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4.8.2 Encodings and Unicode

4.8.2 Encodings and Unicode

Unicode strings are stored internally as sequences of codepoints (to be precise as Py_UNICODE arrays). Depending on the way Python is compiled (either via --enable-unicode=ucs2 or --enable-unicode=ucs4, with the former being the default) Py_UNICODE is either a 16-bit or 32-bit data type. Once a Unicode object is used outside of CPU and memory, CPU endianness and how these arrays are stored as bytes become an issue. Transforming a unicode object into a sequence of bytes is called encoding and recreating the unicode object from the sequence of bytes is known as decoding. There are many different methods for how this transformation can be done (these methods are also called encodings). The simplest method is to map the codepoints 0-255 to the bytes 0x0-0xff. This means that a unicode object that contains codepoints above U+00FF can't be encoded with this method (which is called 'latin-1' or 'iso-8859-1'). unicode.encode() will raise a UnicodeEncodeError that looks like this: "UnicodeEncodeError: 'latin-1' codec can't encode character u'\u1234' in position 3: ordinal not in range(256)".

There's another group of encodings (the so called charmap encodings) that choose a different subset of all unicode code points and how these codepoints are mapped to the bytes 0x0-0xff. To see how this is done simply open e.g. encodings/cp1252.py (which is an encoding that is used primarily on Windows). There's a string constant with 256 characters that shows you which character is mapped to which byte value.

All of these encodings can only encode 256 of the 65536 (or 1114111) codepoints defined in unicode. A simple and straightforward way that can store each Unicode code point, is to store each codepoint as two consecutive bytes. There are two possibilities: Store the bytes in big endian or in little endian order. These two encodings are called UTF-16-BE and UTF-16-LE respectively. Their disadvantage is that if e.g. you use UTF-16-BE on a little endian machine you will always have to swap bytes on encoding and decoding. UTF-16 avoids this problem: Bytes will always be in natural endianness. When these bytes are read by a CPU with a different endianness, then bytes have to be swapped though. To be able to detect the endianness of a UTF-16 byte sequence, there's the so called BOM (the "Byte Order Mark"). This is the Unicode character U+FEFF. This character will be prepended to every UTF-16 byte sequence. The byte swapped version of this character (0xFFFE) is an illegal character that may not appear in a Unicode text. So when the first character in an UTF-16 byte sequence appears to be a U+FFFE the bytes have to be swapped on decoding. Unfortunately upto Unicode 4.0 the character U+FEFF had a second purpose as a "ZERO WIDTH NO-BREAK SPACE": A character that has no width and doesn't allow a word to be split. It can e.g. be used to give hints to a ligature algorithm. With Unicode 4.0 using U+FEFF as a "ZERO WIDTH NO-BREAK SPACE" has been deprecated (with U+2060 ("WORD JOINER") assuming this role). Nevertheless Unicode software still must be able to handle U+FEFF in both roles: As a BOM it's a device to determine the storage layout of the encoded bytes, and vanishes once the byte sequence has been decoded into a Unicode string; as a "ZERO WIDTH NO-BREAK SPACE"it's a normal character that will be decoded like any other.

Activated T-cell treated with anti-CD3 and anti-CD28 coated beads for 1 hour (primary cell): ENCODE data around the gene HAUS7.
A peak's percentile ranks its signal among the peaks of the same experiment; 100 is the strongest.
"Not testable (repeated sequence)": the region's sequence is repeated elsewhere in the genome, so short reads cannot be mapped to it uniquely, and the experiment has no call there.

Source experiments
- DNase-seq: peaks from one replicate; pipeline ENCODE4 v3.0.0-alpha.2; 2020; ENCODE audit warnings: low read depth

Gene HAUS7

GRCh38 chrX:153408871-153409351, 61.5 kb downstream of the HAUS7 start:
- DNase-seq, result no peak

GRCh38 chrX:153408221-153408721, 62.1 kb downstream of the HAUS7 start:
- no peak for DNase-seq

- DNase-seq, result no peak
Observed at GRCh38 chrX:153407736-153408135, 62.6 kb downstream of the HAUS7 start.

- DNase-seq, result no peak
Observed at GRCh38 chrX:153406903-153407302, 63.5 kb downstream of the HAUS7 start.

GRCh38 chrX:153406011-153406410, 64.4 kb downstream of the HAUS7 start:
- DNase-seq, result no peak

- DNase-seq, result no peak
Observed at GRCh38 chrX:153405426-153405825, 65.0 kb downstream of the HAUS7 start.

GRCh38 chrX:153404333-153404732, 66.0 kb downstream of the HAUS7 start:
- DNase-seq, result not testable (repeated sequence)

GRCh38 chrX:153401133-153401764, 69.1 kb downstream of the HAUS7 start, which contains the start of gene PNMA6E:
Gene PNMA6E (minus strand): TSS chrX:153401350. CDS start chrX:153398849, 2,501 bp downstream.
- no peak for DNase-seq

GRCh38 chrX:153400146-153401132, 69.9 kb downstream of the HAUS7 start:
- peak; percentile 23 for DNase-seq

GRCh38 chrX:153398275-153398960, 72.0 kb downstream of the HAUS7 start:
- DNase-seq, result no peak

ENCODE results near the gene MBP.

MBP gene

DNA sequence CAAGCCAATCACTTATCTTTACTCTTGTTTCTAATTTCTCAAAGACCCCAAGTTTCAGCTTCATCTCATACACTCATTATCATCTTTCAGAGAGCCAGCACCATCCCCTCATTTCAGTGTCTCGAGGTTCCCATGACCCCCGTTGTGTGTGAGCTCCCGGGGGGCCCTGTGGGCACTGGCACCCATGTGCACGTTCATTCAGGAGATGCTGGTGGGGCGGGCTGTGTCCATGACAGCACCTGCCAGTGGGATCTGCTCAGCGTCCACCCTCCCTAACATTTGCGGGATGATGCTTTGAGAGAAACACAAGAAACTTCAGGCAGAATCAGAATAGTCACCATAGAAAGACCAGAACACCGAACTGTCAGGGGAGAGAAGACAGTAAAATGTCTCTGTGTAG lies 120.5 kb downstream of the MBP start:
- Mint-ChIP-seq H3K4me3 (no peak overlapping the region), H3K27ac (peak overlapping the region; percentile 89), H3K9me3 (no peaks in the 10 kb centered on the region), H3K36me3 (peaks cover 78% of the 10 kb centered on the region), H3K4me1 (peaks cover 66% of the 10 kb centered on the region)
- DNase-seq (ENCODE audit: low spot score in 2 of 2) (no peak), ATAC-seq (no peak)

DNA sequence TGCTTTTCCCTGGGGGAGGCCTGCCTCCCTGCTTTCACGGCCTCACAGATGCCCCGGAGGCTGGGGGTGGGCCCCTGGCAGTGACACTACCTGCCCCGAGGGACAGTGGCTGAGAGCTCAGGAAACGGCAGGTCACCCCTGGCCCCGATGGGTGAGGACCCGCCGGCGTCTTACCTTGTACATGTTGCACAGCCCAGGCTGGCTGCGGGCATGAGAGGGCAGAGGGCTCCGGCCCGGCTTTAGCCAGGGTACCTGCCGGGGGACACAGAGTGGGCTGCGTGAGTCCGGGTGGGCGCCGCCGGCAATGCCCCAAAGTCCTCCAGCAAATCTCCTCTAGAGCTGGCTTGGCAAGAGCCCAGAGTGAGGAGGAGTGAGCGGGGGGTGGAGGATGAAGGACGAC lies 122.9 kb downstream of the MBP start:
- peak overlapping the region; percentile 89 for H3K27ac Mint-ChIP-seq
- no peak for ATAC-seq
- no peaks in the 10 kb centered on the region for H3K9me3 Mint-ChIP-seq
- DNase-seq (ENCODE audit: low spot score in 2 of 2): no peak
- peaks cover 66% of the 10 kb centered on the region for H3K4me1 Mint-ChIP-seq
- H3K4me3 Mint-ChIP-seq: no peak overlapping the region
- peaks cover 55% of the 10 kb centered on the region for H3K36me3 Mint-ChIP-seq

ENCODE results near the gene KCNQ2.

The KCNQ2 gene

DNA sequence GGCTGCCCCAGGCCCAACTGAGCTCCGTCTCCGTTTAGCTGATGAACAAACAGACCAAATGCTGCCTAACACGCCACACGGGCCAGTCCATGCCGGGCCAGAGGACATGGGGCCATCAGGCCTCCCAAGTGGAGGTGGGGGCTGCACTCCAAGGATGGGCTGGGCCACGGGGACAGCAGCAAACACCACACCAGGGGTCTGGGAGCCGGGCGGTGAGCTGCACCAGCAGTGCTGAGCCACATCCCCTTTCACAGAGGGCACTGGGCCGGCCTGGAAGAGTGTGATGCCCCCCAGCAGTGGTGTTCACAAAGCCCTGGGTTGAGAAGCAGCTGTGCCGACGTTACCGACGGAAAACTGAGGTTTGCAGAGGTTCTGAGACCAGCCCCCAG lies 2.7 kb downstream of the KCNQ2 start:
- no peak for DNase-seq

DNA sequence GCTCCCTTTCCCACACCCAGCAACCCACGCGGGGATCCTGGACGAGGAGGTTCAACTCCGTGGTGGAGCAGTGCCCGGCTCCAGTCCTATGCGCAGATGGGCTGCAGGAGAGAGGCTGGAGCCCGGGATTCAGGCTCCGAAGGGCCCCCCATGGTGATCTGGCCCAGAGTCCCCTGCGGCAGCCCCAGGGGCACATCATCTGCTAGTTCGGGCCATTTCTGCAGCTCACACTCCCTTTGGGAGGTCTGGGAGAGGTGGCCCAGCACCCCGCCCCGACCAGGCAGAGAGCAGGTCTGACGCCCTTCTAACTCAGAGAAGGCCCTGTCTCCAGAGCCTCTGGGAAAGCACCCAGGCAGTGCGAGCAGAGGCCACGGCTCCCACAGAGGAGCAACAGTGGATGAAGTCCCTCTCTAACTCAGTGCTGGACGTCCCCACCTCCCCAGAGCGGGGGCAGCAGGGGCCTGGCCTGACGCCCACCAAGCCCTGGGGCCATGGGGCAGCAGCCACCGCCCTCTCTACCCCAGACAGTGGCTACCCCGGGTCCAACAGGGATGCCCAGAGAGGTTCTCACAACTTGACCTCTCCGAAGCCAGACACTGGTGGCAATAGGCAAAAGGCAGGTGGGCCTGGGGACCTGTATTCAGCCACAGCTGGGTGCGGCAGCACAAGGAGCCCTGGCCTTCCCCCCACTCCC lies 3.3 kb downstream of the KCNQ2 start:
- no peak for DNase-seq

There's another encoding that is able to encoding the full range of Unicode characters: UTF-8. UTF-8 is an 8-bit encoding, which means there are no issues with byte order in UTF-8. Each byte in a UTF-8 byte sequence consists of two parts: Marker bits (the most significant bits) and payload bits. The marker bits are a sequence of zero to six 1 bits followed by a 0 bit. Unicode characters are encoded like this (with x being payload bits, which when concatenated give the Unicode character):

Range Encoding
U-00000000 ... U-0000007F 0xxxxxxx
U-00000080 ... U-000007FF 110xxxxx 10xxxxxx
U-00000800 ... U-0000FFFF 1110xxxx 10xxxxxx 10xxxxxx
U-00010000 ... U-001FFFFF 11110xxx 10xxxxxx 10xxxxxx 10xxxxxx
U-00200000 ... U-03FFFFFF 111110xx 10xxxxxx 10xxxxxx 10xxxxxx 10xxxxxx
U-04000000 ... U-7FFFFFFF 1111110x 10xxxxxx 10xxxxxx 10xxxxxx 10xxxxxx 10xxxxxx

The least significant bit of the Unicode character is the rightmost x bit.

As UTF-8 is an 8-bit encoding no BOM is required and any U+FEFF character in the decoded Unicode string (even if it's the first character) is treated as a "ZERO WIDTH NO-BREAK SPACE".

Without external information it's impossible to reliably determine which encoding was used for encoding a Unicode string. Each charmap encoding can decode any random byte sequence. However that's not possible with UTF-8, as UTF-8 byte sequences have a structure that doesn't allow arbitrary byte sequence. To increase the reliability with which a UTF-8 encoding can be detected, Microsoft invented a variant of UTF-8 (that Python 2.5 calls "utf-8-sig") for its Notepad program: Before any of the Unicode characters is written to the file, a UTF-8 encoded BOM (which looks like this as a byte sequence: 0xef, 0xbb, 0xbf) is written. As it's rather improbable that any charmap encoded file starts with these byte values (which would e.g. map to


in iso-8859-1), this increases the probability that a utf-8-sig encoding can be correctly guessed from the byte sequence. So here the BOM is not used to be able to determine the byte order used for generating the byte sequence, but as a signature that helps in guessing the encoding. On encoding the utf-8-sig codec will write 0xef, 0xbb, 0xbf as the first three bytes to the file. On decoding utf-8-sig will skip those three bytes if they appear as the first three bytes in the file.

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